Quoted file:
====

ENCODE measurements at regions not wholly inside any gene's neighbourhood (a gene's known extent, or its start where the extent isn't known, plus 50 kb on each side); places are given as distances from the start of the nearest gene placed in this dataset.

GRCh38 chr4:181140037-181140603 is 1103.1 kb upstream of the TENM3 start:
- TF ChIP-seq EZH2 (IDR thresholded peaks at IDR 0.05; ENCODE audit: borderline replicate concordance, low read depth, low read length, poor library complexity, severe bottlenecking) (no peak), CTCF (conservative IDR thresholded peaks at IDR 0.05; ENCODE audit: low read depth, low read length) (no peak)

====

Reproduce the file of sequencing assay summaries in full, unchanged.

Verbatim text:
ENCODE measurements at regions not wholly inside any gene's neighbourhood (a gene's known extent, or its start where the extent isn't known, plus 50 kb on each side); places are given as distances from the start of the nearest gene placed in this dataset.

GRCh38 chr4:181140037-181140603 is 1103.1 kb upstream of the TENM3 start:
- TF ChIP-seq EZH2 (IDR thresholded peaks at IDR 0.05; ENCODE audit: borderline replicate concordance, low read depth, low read length, poor library complexity, severe bottlenecking) (no peak), CTCF (conservative IDR thresholded peaks at IDR 0.05; ENCODE audit: low read depth, low read length) (no peak)